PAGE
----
When the rent or mortgage came due at the beginning of the month, many across the U.S. didn’t have the money to pay it. In order to be legally evicted or foreclosed upon, there are a series of things that needs to happen — a notice to the tenant to vacate, the tenant is served legal paperwork, the tenant is allowed to respond, the court then denies or grants the eviction, and then a writ is posted.
But both the state of Florida and the federal government have taken steps to block parts of this process from happening.
On March 24, the Florida Supreme Court suspended clerk of the courts’ ability to issue writs, and also closed the courts to non-essential proceedings. This essentially pauses evictions through April 17. Then, on March 27, the federal government created a moratorium on evictions for nonpayment of rent in properties with federally backed mortgages (FHA, Fannie Mae, Freddie Mac, etc.) through July 24.
The federal moratorium applies to about 80% of all mortgaged properties, but not all.
“Call, call, call,” said Marathon Realtor and developer Joshua Mothner. “The first thing anybody who can’t pay the rent should do is get on the phone. Whoever you make your payment to, that is who you need to call.”
Then ask what your options are.
For homeowners, Freddie Mac is offering mortgage forbearance for up to 12 months — that means the homeowner has the missed payments tacked onto the “back” of the loan.
“If you have a 30-year fixed mortgage rate, your mortgage is almost surely backed by Freddie Mac or Fannie Mae,” said Jeff Smith, a longtime Keys banker, “even if the mortgage envelope has the name of another company; they have just bought the rights to service a portfolio.”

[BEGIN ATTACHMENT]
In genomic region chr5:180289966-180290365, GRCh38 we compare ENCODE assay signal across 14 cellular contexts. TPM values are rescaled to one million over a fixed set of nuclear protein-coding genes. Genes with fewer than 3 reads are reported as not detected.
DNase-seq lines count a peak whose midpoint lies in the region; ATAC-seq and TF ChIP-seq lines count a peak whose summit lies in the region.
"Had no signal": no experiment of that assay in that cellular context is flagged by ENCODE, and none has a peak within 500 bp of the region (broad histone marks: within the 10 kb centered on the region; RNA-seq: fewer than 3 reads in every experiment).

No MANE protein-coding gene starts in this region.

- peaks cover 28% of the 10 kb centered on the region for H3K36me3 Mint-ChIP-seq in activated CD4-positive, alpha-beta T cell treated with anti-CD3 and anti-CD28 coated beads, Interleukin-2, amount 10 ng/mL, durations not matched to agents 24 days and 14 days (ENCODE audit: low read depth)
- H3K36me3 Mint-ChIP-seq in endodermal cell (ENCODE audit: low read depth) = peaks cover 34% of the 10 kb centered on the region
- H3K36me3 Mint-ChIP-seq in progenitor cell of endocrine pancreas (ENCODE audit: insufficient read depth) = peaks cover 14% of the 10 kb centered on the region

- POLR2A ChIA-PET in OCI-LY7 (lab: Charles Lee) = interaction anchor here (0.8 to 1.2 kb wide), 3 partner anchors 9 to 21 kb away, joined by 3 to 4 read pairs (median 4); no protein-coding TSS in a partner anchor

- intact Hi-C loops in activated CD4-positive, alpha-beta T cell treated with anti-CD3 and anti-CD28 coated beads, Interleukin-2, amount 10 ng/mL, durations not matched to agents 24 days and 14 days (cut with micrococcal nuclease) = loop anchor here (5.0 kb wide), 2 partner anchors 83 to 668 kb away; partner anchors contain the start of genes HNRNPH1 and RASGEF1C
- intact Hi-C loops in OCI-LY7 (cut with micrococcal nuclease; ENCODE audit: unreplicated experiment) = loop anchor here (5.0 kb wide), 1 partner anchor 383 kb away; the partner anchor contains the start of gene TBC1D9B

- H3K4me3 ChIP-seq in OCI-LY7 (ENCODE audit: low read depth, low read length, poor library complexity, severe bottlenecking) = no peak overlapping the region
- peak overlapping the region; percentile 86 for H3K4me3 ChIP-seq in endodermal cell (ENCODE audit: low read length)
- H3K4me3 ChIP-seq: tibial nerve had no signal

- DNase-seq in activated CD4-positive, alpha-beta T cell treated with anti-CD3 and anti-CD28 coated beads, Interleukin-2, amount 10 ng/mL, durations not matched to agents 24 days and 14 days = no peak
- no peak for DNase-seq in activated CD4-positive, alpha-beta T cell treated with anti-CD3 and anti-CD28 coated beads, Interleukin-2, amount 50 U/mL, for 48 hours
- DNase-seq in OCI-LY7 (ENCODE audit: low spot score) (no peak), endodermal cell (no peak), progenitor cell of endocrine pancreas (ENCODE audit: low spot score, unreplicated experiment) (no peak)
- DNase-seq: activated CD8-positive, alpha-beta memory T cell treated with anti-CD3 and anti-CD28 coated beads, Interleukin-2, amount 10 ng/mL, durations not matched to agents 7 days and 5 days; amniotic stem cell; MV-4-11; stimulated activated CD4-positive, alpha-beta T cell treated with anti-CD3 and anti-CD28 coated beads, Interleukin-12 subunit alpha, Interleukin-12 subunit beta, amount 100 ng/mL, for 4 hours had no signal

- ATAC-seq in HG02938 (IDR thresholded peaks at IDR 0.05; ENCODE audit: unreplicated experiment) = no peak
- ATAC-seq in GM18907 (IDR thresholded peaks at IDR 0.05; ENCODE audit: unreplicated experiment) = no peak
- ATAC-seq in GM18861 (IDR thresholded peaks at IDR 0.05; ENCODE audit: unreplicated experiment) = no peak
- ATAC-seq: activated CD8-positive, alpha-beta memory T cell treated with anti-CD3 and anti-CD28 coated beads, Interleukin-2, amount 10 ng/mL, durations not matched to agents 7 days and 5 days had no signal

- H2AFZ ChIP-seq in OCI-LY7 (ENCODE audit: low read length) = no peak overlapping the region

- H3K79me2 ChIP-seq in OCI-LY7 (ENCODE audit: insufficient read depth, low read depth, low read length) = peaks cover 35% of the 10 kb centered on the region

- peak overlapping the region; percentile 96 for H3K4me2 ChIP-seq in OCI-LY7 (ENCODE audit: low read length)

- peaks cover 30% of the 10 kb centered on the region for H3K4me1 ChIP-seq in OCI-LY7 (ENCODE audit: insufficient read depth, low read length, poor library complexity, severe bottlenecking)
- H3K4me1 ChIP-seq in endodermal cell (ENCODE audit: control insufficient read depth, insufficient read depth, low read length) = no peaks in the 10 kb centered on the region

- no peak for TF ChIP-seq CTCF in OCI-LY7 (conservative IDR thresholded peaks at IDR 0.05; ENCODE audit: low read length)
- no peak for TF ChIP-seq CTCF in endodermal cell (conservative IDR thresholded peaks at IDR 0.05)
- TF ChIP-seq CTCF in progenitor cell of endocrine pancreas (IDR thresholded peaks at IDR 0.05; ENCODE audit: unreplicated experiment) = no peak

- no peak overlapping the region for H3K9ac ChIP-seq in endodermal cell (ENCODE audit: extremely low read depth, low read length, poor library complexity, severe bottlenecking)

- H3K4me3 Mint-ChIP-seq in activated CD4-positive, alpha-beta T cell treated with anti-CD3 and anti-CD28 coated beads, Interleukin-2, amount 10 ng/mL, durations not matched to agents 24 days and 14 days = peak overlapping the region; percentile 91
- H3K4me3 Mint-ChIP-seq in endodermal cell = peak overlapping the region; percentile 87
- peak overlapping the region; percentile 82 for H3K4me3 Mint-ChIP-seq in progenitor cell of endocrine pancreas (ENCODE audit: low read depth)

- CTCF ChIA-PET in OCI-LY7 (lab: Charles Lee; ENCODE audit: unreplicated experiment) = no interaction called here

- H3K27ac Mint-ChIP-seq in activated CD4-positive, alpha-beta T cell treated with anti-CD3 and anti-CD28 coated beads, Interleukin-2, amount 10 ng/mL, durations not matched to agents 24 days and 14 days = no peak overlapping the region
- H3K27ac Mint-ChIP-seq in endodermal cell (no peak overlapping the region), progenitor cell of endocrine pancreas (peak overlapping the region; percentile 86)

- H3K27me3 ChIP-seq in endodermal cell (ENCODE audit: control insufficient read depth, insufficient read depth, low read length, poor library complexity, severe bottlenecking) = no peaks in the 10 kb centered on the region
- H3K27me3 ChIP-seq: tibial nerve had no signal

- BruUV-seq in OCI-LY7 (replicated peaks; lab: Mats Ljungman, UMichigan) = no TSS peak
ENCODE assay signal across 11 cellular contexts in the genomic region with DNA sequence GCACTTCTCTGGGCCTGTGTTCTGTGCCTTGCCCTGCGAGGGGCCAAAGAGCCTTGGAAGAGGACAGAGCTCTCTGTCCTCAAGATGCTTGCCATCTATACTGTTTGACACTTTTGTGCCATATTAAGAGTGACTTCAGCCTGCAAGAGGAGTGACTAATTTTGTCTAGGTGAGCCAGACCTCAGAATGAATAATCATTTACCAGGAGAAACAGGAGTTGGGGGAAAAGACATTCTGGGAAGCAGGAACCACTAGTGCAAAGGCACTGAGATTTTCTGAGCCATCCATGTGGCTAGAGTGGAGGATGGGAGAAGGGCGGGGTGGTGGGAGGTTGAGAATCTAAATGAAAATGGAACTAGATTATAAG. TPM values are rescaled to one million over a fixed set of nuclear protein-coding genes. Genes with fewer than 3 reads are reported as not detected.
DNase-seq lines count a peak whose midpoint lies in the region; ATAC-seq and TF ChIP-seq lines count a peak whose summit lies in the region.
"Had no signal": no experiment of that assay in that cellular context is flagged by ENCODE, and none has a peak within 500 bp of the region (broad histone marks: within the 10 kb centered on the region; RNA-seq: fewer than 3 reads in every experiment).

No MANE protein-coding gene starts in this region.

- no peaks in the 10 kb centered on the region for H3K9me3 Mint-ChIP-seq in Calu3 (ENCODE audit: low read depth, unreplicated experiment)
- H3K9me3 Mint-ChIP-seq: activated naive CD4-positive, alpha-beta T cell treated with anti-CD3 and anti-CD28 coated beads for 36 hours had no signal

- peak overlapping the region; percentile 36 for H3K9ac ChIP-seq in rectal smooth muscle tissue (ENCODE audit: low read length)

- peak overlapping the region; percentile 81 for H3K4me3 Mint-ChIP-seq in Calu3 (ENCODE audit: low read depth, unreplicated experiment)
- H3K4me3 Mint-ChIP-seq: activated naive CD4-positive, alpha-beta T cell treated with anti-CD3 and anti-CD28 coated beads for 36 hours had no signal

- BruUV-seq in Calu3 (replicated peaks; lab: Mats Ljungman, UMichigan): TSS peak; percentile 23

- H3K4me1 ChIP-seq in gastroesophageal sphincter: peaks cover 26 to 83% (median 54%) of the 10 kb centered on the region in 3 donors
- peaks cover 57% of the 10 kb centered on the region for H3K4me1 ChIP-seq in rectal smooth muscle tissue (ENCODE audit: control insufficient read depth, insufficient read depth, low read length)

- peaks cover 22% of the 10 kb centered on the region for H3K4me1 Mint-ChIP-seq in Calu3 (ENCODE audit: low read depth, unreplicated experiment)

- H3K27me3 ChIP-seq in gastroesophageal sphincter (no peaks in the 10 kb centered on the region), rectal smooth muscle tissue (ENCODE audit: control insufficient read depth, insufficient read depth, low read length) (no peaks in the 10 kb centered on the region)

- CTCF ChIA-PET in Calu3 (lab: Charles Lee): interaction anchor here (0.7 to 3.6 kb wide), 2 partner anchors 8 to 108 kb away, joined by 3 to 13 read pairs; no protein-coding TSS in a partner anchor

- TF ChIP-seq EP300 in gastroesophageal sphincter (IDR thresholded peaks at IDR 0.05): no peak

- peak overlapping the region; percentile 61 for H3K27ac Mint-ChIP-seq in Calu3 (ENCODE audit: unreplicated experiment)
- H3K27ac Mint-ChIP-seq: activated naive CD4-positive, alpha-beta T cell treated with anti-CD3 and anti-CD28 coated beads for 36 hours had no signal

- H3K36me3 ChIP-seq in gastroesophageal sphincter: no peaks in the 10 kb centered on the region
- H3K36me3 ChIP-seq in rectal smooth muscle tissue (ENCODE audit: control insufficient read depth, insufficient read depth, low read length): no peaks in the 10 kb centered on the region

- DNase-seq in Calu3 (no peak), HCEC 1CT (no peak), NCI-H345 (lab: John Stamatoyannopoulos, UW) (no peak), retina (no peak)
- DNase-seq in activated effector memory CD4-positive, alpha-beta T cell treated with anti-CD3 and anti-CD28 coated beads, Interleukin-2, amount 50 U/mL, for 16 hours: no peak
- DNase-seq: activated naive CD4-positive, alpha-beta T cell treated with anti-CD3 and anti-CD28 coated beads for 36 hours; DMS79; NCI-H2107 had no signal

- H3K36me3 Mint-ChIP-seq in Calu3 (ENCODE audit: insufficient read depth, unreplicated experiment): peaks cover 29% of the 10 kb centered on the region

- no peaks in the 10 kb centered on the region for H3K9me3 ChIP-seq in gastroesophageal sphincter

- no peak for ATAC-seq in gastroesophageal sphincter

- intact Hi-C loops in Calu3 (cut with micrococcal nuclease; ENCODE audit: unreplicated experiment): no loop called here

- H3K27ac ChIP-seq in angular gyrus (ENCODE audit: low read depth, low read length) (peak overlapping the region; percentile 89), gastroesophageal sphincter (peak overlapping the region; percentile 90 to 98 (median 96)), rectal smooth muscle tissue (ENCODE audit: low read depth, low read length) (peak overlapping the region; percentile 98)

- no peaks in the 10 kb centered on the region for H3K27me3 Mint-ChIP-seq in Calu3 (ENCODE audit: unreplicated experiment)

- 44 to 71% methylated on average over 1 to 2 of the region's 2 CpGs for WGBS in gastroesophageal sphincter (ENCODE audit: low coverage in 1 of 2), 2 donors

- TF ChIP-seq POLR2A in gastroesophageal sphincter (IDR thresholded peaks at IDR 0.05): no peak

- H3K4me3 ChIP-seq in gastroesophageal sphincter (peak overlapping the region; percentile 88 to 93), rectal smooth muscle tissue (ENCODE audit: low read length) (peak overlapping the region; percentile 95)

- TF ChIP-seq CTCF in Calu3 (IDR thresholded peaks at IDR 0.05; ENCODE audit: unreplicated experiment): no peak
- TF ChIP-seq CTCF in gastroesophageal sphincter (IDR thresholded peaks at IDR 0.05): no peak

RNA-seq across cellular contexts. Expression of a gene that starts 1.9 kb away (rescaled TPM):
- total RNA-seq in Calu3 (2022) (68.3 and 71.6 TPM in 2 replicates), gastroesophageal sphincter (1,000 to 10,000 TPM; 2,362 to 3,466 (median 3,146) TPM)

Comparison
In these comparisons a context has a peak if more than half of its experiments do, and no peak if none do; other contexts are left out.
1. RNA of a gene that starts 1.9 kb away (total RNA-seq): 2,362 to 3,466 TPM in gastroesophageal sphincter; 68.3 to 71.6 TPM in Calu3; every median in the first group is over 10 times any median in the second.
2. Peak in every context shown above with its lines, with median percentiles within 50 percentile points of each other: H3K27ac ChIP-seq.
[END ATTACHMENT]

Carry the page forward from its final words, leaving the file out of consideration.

Smith said most local banks’ portfolios will offer a standard three-month deferral.
“But each bank will have their own policy,” he said.
For renters, the path forward is not so clear cut.
“It’s up to the landlord to offer relief to the tenant,” Smith said. “But a lot of landlords are working with their tenants because it is in their financial interest to do so. There is still a governing lease, however, that will need to be modified and agreed upon.”
According to nasdaq.com, the CARES act gives consumers some credit score protections. “It dictates how companies that send data to credit bureaus will report accounts for which consumers have payment accommodations in place.” Those with accommodations, who pay on time, won’t be affected negatively, the organization said.
All of the above applies to tenants and homeowners, but what of commercial property holders or leasees who can’t make the payments? According to Florida Trend, the eviction and foreclosure protections in the governor’s executive order do not extend to businesses in Florida. Businesses will be protected from eviction so long as the courts are closed to non-essential business, but no longer than that.
The Florida Keys Electric Cooperative and Keys Energy have announced they are suspending disconnections for nonpayment and offering customized payment plans. The Florida Keys Aqueduct Authority has said that, at this time, it is suspending disconnections and late fees/ penalties. Residents should continue to check back with the utilities and monitor the policies. Residents have been advised to make at least partial payments in the meantime.